Danforth said going to those two NBA games inspired her son to work harder to become a standout basketball player.

“Chicago, I sat in the nosebleeds. My head was touching the rafters against the [Minnesota Timberwolves],” VanVleet said. “In Milwaukee, we went to a [Los Angeles] Lakers game. I got to see Kobe [Bryant]. It was crazy.”

“Fred wouldn’t remember, but one of the games was with his middle school kids and the other was with the Junior NBA [program]. Someone got tickets. Those were the only two games he had ever been to, but it had an impact on him. It made him so hungry. He told me playing in the NBA was what he wanted to do in life,” Danforth said.

VanVleet was a three-star basketball recruit at Auburn High School and was ranked as the 83rd best prep prospect in the nation by ESPN in 2012. The 5-foot-11 guard went on to Wichita State where he became a two-time Mountain West Conference Player of the Year and played in the 2013 Final Four.

After going undrafted in 2016, VanVleet ended up making the Toronto Raptors as he won the final roster spot over five other players. In seven seasons with Toronto, he blossomed into one of the franchise’s greatest players, becoming an NBA All-Star in 2022 and winning a championship in 2019. He averaged at least 19 points and six assists in his final three seasons with the Raptors. Van Vleet departed to the Rockets last offseason after signing a three-year, $130 million contract.

“I was really happy for him,” Danforth said. “At the end of the day, he was undrafted. There is a lot of underappreciation that goes with someone that is not drafted. I finally felt that financially someone was truly appreciative of who he is as a basketball player.”

Van Vleet said there wasn’t much for him to do in Rockford during his youth other than go to the Boys & Girls Club. There weren’t many Division I basketball players from his hometown to emulate. He also said he was raised on “cautionary tales” of what not to do instead of having an opportunity to meet someone inspiring.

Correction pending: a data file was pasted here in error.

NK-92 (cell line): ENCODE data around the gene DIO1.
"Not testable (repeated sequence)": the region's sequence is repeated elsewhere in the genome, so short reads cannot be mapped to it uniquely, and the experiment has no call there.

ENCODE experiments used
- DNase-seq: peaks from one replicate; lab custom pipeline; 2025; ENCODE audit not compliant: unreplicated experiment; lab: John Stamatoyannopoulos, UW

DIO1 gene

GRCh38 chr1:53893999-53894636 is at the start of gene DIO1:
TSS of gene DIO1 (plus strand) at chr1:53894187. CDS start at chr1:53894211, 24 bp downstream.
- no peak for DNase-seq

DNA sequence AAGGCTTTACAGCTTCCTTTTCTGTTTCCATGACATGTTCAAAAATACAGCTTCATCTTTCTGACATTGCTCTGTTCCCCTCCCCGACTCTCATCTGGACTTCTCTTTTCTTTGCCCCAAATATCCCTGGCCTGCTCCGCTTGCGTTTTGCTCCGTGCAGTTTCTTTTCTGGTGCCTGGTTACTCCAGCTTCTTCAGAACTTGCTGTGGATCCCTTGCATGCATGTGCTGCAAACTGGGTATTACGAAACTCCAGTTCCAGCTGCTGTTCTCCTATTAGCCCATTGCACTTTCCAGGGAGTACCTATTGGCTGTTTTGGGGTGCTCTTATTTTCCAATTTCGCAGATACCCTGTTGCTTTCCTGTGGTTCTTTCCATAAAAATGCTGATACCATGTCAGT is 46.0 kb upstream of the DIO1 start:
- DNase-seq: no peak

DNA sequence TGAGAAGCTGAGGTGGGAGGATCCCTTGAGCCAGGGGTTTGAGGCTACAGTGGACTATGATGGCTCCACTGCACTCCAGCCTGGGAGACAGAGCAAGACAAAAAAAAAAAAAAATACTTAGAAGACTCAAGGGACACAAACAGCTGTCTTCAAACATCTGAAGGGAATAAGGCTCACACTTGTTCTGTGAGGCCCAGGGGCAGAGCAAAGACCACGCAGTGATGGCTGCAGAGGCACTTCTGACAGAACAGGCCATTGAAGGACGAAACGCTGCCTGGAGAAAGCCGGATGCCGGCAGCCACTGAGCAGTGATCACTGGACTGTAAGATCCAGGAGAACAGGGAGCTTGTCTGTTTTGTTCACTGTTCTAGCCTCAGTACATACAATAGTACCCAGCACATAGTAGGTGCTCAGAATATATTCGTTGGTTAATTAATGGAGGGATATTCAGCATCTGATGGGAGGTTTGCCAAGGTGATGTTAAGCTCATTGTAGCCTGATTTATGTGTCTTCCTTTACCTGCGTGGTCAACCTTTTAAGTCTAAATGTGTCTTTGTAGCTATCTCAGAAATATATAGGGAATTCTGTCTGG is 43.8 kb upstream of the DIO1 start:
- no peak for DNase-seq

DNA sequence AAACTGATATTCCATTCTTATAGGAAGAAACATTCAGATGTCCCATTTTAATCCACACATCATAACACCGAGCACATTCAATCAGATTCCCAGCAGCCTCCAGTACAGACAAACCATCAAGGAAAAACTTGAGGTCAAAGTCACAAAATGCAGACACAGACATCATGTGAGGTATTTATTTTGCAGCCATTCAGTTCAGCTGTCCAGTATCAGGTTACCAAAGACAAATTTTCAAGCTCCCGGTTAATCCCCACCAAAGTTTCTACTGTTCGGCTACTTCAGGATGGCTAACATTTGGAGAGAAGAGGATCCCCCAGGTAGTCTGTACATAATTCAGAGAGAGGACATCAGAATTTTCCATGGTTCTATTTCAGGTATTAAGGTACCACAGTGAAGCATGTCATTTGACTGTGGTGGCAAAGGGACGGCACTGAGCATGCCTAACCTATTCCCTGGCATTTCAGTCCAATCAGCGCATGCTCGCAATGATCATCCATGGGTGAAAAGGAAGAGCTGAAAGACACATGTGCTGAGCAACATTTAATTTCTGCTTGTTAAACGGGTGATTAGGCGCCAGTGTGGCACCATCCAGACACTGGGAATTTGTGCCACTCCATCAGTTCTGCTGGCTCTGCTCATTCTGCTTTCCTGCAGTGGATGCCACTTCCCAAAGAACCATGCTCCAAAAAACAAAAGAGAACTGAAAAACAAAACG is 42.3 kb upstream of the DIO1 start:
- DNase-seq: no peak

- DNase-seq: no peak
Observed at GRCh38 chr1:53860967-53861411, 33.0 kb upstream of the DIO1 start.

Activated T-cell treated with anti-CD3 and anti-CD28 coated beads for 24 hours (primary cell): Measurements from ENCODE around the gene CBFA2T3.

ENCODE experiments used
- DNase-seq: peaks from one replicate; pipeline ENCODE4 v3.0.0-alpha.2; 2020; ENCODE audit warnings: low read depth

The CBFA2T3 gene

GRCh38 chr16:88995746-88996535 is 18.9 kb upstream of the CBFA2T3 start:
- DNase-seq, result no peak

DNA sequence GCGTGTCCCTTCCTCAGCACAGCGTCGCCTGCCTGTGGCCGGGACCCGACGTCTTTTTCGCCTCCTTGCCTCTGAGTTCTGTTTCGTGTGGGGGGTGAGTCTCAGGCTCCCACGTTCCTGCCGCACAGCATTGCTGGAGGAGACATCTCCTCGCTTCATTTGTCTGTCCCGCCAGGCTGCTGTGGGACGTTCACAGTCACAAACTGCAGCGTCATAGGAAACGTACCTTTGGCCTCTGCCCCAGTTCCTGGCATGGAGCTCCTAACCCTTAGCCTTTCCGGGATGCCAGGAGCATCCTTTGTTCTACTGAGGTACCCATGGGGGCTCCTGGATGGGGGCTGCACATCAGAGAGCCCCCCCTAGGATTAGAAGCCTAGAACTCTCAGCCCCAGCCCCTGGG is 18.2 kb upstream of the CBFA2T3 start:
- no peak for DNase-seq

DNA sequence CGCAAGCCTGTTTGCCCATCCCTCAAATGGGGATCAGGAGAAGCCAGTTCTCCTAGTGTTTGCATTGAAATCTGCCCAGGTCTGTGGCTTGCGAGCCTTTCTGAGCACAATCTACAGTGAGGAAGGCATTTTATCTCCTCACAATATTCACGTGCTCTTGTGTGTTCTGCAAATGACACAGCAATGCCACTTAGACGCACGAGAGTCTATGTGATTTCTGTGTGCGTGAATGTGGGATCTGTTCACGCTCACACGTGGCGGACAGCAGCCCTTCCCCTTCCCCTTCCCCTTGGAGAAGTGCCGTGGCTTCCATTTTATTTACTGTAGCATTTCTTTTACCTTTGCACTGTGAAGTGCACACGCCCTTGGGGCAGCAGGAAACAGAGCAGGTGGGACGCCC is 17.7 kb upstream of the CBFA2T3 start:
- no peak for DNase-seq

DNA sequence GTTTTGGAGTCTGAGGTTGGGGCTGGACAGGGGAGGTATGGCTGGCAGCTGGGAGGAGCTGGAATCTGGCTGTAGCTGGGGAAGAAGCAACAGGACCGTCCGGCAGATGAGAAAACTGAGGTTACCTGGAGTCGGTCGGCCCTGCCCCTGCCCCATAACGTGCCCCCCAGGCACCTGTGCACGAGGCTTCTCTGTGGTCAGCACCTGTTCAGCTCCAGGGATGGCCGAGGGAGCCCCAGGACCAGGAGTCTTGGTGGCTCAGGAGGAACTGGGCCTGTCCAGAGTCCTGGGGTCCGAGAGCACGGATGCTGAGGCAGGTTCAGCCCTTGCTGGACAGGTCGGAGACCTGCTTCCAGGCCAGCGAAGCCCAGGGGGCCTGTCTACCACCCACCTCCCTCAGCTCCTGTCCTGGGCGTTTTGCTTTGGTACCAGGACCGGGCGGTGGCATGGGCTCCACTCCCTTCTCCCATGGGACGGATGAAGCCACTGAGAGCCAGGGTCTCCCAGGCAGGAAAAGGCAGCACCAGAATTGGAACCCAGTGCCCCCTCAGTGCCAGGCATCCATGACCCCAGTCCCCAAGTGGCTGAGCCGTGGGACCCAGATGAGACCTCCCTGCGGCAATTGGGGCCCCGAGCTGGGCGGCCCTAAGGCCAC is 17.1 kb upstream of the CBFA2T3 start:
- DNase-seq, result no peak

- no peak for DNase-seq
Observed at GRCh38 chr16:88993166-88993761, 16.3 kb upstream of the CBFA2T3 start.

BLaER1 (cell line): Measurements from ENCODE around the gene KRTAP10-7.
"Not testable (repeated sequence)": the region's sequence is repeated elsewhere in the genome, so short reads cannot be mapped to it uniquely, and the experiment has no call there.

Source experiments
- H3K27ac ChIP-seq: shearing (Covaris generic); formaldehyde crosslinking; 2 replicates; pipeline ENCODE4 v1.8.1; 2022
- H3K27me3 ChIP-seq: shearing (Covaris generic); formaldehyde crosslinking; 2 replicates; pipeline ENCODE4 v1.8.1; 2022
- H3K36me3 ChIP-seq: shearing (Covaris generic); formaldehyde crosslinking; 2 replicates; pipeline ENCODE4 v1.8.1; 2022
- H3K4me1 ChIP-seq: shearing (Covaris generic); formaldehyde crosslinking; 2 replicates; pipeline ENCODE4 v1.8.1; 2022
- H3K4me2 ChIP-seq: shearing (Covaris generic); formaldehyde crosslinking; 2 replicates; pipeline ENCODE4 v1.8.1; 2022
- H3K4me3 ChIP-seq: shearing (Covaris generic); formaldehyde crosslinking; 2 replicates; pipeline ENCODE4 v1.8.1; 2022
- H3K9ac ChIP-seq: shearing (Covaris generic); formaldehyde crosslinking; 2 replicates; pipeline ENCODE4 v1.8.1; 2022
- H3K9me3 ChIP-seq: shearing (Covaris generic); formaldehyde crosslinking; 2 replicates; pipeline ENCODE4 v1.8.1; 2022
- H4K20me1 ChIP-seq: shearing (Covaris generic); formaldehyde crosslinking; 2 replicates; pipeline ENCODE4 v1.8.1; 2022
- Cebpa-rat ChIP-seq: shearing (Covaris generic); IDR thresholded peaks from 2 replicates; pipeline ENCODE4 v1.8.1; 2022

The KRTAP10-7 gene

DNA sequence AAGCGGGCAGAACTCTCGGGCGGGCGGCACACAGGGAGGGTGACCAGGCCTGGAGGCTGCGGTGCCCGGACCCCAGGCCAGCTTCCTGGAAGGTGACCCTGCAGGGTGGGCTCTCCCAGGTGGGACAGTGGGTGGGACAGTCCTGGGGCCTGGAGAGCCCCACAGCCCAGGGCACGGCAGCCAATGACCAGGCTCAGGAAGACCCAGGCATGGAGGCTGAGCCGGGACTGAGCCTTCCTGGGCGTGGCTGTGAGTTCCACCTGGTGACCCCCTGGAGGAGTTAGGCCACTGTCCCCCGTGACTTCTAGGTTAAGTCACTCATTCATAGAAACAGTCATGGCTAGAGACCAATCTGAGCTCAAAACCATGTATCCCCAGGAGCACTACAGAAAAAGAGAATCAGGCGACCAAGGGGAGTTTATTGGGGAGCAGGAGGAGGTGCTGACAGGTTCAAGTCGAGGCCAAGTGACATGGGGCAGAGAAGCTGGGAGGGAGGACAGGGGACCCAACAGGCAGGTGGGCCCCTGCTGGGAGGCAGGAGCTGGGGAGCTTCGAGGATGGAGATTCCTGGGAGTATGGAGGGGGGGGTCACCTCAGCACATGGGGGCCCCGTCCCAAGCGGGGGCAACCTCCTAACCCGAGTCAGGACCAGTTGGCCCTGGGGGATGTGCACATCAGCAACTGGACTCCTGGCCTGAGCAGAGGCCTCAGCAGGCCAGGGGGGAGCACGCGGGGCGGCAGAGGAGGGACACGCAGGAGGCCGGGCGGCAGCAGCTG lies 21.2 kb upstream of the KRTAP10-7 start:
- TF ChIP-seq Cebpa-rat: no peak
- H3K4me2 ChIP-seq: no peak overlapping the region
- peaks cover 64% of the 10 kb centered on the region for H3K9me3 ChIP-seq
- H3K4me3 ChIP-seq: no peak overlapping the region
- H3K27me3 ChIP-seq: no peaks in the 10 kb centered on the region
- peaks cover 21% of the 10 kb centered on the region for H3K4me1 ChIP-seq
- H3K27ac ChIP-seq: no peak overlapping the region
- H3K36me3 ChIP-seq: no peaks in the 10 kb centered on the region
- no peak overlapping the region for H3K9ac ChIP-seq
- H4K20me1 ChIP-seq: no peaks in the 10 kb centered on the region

“My thing growing up was I didn’t want to be one of those [unfortunate] stories. It went the other way,” VanVleet said. “I didn’t really have an idol or someone I looked up to that showed me how to do it or what to do or how I wanted to do it. I just know I didn’t want to fail.”

It is also very important for Van Vleet to be present back in his hometown.

VanVleet lives in Rockford during the offseason, engages with his basketball camp and, through his foundation, has a weekend celebration that includes a party. He began doing a turkey drive in Rockford in 2016 and the foundation was created in 2018. He also owns several buildings in Rockford and has donated autographed memorabilia for auction to Rockford Promise, a nonprofit organization that has raised more than $1 million for college scholarships for area youth.

“There aren’t too many things people can lean on in the community when tragedy strikes,” VanVleet said. “We’ve helped out for different funerals. If a family’s house burns down, we are there to help people. We always try to be that force in the community that we didn’t have growing up. We take a lot of pride in that.”

Danforth retired from the health insurance industry around five years ago to run the foundation full time with the help of Jade Folk. Van Vleet credits his mother, who still lives in Rockford, for teaching him the importance of giving back.

“She has always been nurturing and healthy,” VanVleet said. “She loves to raise kids. She has a big heart. She wants to help everybody. She always been like that. She always taken in people during my childhood. If someone [who needed help] came along, they knew they would be taken care of. When it came to the foundation, we were already doing so much in the community with basketball camps and backpack giveaways, so we just started putting structure around it the last couple of years.”

Said Danforth: “It fills my soul to be able to reach out help someone else. I know what it is like to not have nothing and to think, ‘I got to get to the next day and the day after.’ You have to find a way. And then sometimes along the way someone reaches out a hand and pulls you in. And I want to be that person to pull the masses.”

Who knows if Van Vleet will inspire another NBA player to come out of Rockford. But with his presence, he is inspiring the Rockford youths to do something bigger with their lives than what is offered in their hometown.

“He is an inspiration, showing us that anything is possible to make it out with basketball,” Auburn High senior center Darius Beasley told Andscape. “He just tells us to keep going and to never give up. We all look up to him. And if we all make it out of Rockford, we can all be an inspiration like him.”

Marc J. Spears is the senior NBA writer for Andscape. He used to be able to dunk on you, but he hasn’t been able to in years and his knees still hurt.